Asked to clarify if he meant that unlike in Ukraine, US forces – American men and women – would defend Taiwan in the event of a Chinese invasion, Biden replied: “Yes.”
A White House spokesperson said US policy towards Taiwan had not changed, after being asked about the president’s comment.
The interview is the latest time that Biden has appeared to go beyond long-standing stated US policy on Taiwan, but his statement was clearer than previous ones about committing US troops to the defend the island.
The US has long stuck to a policy of “strategic ambiguity”, not making clear whether it would respond militarily to an attack on Taiwan.
A White House spokesperson said after the 60 Minutes interview: “The president has said this before, including in Tokyo earlier this year. He also made clear then that our Taiwan policy hasn’t changed. That remains true.”
The CBS interview with Biden was conducted last week. The president is in Britain for Queen Elizabeth II’s funeral on Monday.
In May, Biden was asked if he was willing to get involved militarily to defend Taiwan and replied: ‘ Yes.that is the commitment we made
In the 60 Minutes interview, Biden reiterated the US did not support Taiwanese independence and remained committed to a “One-China” policy in which Washington officially recognises Beijing, not Taipei.
Biden’s remarks are sure to enrage Beijing, which was greatly angered by a visit to Taiwan by US Speaker Nancy Pelosiy in August. That visit promoted China to conduct its largest-ever military exercises around Taiwan.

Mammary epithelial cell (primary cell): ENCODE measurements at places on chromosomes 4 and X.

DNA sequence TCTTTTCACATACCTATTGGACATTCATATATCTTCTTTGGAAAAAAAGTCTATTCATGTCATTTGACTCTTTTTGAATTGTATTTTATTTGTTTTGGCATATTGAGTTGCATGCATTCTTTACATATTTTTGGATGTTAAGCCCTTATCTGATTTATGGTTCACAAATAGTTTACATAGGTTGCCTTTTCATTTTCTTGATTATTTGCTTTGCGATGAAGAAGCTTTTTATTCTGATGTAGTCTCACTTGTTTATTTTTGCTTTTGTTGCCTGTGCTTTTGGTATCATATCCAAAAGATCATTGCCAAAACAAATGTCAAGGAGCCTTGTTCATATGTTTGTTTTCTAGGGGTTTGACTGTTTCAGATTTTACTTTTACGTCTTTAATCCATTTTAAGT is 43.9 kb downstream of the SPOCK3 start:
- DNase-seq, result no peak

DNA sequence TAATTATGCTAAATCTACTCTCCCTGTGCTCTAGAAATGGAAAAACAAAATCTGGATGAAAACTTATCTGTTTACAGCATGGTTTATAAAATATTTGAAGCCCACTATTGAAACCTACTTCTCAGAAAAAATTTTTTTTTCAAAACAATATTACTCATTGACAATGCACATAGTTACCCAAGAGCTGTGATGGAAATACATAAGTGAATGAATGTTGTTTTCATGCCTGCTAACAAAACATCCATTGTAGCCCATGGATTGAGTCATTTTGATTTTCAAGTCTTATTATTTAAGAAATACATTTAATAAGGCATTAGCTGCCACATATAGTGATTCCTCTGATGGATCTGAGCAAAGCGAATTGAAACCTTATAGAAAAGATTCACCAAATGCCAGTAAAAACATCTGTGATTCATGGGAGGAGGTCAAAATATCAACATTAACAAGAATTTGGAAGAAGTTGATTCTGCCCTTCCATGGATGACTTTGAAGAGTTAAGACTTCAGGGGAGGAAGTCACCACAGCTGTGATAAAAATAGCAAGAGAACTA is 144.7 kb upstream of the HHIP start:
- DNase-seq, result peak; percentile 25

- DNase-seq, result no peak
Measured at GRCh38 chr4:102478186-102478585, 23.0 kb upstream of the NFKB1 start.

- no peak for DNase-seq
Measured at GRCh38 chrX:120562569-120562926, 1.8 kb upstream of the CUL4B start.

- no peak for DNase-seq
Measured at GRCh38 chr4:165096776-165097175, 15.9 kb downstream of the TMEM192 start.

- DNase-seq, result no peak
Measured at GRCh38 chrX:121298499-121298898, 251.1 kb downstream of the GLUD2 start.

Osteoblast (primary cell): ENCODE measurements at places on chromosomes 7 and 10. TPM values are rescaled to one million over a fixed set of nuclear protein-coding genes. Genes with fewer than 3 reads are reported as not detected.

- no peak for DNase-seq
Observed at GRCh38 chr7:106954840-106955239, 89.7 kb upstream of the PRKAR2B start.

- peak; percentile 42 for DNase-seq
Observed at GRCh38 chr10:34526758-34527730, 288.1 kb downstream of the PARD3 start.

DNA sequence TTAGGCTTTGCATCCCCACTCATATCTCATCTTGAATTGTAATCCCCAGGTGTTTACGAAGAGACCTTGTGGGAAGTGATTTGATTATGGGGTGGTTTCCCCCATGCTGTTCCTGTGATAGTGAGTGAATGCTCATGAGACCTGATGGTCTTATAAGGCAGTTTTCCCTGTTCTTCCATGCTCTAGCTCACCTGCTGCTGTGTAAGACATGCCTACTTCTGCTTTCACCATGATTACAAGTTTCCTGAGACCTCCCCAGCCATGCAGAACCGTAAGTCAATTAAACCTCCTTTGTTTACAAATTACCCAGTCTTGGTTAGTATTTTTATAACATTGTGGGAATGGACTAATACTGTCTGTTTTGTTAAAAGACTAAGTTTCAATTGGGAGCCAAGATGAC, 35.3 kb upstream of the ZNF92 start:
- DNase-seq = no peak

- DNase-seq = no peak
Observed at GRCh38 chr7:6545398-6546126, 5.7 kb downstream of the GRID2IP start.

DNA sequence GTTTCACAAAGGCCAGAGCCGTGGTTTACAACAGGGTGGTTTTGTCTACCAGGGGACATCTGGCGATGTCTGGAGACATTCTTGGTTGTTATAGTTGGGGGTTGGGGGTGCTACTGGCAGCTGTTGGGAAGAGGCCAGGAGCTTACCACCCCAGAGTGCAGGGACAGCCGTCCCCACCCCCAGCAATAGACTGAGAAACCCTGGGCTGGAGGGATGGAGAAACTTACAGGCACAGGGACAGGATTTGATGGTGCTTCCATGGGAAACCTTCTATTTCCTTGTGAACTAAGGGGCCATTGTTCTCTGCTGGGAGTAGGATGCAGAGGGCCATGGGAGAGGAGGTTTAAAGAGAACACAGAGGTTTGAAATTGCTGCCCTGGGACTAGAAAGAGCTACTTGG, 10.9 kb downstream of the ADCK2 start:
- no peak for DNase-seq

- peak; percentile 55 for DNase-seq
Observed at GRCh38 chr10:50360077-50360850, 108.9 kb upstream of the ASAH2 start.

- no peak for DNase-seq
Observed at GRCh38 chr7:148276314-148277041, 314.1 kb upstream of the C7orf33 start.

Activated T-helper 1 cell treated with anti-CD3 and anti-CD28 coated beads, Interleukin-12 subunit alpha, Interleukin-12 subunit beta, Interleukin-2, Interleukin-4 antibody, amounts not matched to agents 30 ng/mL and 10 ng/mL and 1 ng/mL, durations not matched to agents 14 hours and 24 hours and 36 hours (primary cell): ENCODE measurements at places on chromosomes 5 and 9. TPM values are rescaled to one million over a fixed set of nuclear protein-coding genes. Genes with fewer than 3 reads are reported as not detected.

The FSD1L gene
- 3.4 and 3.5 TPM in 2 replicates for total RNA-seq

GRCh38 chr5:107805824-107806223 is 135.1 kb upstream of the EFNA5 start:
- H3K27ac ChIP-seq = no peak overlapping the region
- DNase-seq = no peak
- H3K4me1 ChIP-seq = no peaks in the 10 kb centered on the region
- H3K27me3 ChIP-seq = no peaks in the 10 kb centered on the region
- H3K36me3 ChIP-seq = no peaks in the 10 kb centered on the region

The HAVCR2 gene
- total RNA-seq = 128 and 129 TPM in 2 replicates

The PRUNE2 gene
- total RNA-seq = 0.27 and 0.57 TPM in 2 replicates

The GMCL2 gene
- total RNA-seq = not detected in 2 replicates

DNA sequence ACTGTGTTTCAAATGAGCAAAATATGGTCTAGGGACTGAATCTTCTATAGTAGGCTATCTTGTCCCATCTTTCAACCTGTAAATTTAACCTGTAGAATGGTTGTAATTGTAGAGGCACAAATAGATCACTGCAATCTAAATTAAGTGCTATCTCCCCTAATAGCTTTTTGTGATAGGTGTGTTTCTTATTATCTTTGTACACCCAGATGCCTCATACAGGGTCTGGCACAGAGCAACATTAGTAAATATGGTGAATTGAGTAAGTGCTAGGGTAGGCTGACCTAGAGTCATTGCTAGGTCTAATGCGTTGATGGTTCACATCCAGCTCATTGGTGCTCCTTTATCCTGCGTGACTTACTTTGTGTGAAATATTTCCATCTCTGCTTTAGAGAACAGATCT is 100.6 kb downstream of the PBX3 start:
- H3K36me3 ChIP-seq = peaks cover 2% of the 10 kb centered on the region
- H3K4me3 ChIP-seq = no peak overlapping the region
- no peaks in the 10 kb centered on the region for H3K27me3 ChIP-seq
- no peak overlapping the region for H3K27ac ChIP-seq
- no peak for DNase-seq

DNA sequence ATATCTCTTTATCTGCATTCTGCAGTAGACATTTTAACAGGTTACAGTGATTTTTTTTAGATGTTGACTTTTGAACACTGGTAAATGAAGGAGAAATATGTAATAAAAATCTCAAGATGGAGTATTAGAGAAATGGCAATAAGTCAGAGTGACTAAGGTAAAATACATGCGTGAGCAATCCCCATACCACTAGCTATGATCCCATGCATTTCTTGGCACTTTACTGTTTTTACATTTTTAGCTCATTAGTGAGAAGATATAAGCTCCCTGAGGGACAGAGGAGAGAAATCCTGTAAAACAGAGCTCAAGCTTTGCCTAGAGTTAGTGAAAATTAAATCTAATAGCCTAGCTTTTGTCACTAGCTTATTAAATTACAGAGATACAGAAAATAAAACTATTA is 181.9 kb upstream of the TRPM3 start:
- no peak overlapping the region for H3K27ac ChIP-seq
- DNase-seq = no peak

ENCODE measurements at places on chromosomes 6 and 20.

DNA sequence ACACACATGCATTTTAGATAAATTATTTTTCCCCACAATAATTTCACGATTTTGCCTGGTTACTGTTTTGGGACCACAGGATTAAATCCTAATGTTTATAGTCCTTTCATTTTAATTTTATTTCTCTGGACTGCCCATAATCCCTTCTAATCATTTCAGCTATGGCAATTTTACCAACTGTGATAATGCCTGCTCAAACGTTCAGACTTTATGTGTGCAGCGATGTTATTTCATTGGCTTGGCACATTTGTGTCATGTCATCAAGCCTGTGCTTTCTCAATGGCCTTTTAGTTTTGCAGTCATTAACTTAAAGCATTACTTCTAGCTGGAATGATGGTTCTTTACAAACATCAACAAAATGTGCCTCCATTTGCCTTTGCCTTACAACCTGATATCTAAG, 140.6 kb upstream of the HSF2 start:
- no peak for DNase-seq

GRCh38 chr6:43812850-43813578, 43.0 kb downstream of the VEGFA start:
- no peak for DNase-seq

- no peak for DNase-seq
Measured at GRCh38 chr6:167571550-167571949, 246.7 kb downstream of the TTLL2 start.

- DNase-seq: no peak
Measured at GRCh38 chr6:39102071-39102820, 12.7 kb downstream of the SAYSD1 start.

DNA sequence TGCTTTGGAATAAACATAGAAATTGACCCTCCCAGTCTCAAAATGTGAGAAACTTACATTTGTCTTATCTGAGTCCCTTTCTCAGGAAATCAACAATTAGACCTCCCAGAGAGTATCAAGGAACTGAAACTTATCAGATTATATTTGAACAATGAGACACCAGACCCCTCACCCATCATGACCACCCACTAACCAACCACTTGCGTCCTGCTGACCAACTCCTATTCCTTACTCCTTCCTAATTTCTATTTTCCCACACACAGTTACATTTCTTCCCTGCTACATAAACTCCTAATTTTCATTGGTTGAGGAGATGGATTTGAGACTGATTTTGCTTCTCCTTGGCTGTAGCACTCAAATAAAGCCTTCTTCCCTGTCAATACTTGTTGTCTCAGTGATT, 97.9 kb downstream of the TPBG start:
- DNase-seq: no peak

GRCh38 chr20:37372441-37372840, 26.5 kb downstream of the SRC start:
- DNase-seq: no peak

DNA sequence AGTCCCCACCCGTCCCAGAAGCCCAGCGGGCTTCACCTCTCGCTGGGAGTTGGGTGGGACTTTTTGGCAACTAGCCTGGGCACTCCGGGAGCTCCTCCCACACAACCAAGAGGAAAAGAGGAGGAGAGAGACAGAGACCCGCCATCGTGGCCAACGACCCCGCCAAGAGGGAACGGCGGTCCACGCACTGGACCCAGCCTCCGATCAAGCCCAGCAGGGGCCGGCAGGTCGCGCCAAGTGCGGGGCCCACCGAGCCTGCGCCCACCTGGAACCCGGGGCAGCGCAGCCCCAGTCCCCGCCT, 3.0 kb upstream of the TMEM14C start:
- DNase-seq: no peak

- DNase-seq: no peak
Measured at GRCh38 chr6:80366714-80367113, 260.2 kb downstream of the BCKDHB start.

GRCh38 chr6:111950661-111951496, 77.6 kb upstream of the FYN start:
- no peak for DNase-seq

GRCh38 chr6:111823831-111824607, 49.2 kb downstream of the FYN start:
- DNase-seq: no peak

Chinese president Xi Jinping has vowed to bring democratically governed Taiwan under Beijing’s control and has not ruled out the use of force.
There was no immediate response to a request for comment from China’s embassy in Washington.
In a phone call with Biden in July, Xi warned against playing with fire over Taiwan, saying “those who play with fire will perish by it”.
Asked in October last year if the US would come to the defence of Taiwan, Biden said: “Yes, we have a commitment to do that.” The United States is required by law to provide Taiwan with the means to defend itself.
At that time, a White House spokesperson said Biden was not announcing any change in US policy and some experts referred to the comment as a “gaffe”.
Bonnie Glaser, an Asia expert at the German Marshall Fund of the United States, said if Biden made such pledges he needed to ensure he could back them up.
“If President Biden plans to defend Taiwan, then he should make sure the US military has the capability to do so,” she said. “Rhetorical support that isn’t backed up by real capabilities is unlikely to strengthen deterrence.”
Biden’s Asia policy czar, Kurt Campbell, has in the past rejected any move to “strategic clarity” over Taiwan, saying there were “significant downsides” to that approach.